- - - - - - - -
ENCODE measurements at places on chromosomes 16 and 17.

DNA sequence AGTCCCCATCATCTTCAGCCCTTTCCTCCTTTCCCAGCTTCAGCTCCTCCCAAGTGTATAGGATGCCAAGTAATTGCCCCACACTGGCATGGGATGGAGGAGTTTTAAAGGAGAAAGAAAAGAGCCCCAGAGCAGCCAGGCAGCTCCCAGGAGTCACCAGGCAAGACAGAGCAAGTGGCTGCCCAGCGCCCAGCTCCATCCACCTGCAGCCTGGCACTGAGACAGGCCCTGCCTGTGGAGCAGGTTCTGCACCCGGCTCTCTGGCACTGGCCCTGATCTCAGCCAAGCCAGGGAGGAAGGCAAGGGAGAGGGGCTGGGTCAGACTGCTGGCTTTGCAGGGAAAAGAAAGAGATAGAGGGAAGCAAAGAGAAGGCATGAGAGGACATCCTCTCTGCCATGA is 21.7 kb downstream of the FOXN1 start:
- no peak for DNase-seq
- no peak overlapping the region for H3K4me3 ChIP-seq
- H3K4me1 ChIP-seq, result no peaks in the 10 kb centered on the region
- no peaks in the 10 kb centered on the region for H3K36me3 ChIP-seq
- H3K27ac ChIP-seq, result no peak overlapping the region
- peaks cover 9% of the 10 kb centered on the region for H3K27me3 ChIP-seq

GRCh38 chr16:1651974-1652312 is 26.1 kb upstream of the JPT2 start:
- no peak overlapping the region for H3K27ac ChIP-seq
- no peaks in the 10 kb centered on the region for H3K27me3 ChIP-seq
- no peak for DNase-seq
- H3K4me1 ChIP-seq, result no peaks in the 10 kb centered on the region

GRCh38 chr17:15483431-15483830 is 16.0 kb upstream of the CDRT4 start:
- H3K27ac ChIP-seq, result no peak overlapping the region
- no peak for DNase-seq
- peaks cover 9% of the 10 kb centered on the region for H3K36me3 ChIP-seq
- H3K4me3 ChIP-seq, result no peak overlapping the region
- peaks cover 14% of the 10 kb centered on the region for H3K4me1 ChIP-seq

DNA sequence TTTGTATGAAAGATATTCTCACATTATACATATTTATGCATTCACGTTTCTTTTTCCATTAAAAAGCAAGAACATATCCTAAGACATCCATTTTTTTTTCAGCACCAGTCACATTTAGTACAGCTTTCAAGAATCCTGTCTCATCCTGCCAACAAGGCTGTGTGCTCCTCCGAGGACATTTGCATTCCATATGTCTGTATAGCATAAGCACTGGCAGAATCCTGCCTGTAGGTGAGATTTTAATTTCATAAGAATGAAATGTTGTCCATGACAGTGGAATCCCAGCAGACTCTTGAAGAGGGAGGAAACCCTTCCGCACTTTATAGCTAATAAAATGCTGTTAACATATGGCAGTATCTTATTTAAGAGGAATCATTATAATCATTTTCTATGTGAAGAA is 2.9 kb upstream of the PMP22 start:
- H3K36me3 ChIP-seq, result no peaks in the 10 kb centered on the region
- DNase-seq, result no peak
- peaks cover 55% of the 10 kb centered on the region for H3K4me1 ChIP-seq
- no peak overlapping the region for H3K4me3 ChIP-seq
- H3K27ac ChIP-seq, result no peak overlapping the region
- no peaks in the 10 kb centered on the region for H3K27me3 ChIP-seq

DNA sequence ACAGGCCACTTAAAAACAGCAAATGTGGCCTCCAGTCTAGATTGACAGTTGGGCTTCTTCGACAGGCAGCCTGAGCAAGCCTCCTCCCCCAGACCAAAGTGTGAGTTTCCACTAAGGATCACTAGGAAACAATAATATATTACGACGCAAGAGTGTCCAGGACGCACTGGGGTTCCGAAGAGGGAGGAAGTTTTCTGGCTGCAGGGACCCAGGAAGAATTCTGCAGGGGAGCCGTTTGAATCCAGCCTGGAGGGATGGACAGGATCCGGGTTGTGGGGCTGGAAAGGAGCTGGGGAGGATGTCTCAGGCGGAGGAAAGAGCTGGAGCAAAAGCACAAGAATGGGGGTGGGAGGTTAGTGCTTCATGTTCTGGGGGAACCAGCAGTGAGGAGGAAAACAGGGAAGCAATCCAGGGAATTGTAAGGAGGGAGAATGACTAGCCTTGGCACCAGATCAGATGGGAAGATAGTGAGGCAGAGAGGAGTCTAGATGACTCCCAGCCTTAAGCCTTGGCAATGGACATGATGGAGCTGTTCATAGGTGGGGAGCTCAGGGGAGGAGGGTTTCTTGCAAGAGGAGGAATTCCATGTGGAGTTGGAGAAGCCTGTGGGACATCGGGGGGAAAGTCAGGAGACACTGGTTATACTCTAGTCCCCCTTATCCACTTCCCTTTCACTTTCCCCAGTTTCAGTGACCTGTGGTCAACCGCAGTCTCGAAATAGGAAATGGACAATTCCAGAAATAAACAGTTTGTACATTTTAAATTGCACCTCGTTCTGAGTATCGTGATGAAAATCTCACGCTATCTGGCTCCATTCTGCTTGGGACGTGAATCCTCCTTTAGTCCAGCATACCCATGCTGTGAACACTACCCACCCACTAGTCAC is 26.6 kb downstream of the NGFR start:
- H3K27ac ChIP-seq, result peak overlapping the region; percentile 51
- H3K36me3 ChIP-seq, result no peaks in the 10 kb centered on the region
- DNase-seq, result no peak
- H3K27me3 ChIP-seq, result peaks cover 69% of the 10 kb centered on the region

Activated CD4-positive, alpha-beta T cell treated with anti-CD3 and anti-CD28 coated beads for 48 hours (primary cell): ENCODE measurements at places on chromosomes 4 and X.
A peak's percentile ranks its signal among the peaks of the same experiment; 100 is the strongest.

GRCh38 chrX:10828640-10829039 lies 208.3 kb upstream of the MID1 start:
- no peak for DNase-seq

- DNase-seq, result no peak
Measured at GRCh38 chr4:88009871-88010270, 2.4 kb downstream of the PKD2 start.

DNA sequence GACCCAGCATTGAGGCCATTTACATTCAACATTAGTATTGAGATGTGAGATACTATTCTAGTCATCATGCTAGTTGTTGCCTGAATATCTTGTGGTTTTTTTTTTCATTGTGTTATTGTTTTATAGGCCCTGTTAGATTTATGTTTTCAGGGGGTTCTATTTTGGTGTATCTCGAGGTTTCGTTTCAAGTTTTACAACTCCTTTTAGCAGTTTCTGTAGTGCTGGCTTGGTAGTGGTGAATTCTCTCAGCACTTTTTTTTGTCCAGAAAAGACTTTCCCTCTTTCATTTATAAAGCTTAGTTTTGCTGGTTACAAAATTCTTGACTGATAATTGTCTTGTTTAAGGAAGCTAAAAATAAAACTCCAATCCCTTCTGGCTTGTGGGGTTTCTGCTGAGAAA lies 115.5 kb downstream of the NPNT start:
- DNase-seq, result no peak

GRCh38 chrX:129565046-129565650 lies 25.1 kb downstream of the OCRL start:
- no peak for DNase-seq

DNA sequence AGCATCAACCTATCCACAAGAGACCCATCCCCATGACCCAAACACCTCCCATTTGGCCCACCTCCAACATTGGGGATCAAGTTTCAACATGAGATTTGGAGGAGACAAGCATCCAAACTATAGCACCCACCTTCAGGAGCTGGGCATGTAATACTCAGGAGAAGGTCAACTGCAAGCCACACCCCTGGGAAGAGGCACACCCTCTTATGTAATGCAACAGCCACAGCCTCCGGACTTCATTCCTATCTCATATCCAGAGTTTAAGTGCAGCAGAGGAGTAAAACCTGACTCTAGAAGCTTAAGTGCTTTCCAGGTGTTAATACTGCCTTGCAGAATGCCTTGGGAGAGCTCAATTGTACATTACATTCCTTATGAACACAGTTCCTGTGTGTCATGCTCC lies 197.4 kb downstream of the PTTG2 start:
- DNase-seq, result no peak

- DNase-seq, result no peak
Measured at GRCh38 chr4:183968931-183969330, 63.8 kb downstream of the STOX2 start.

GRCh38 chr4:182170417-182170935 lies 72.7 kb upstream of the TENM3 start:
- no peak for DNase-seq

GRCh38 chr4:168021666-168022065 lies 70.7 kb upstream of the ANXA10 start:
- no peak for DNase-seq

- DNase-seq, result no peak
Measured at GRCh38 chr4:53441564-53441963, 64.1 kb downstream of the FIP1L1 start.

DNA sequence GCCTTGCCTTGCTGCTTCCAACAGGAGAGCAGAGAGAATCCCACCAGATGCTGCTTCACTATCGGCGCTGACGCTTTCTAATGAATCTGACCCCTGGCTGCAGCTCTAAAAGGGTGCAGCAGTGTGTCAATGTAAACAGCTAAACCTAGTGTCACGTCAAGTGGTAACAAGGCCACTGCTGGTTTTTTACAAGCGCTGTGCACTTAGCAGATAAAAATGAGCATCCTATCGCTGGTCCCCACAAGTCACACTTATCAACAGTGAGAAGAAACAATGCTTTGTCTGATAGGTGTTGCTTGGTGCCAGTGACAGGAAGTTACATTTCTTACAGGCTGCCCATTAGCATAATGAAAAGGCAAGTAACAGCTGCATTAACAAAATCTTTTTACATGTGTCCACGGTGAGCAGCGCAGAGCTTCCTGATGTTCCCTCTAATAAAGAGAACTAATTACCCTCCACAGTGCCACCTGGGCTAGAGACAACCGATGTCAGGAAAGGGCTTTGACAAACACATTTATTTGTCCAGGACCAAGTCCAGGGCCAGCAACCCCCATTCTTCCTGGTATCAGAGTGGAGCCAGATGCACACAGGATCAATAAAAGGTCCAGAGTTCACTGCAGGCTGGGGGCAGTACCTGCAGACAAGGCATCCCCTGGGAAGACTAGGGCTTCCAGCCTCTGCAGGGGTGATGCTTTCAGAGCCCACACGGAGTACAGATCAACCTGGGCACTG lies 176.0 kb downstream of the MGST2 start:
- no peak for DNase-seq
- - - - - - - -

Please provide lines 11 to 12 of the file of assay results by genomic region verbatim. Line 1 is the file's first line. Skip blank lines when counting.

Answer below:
- no peaks in the 10 kb centered on the region for H3K27me3 ChIP-seq
- no peak for DNase-seq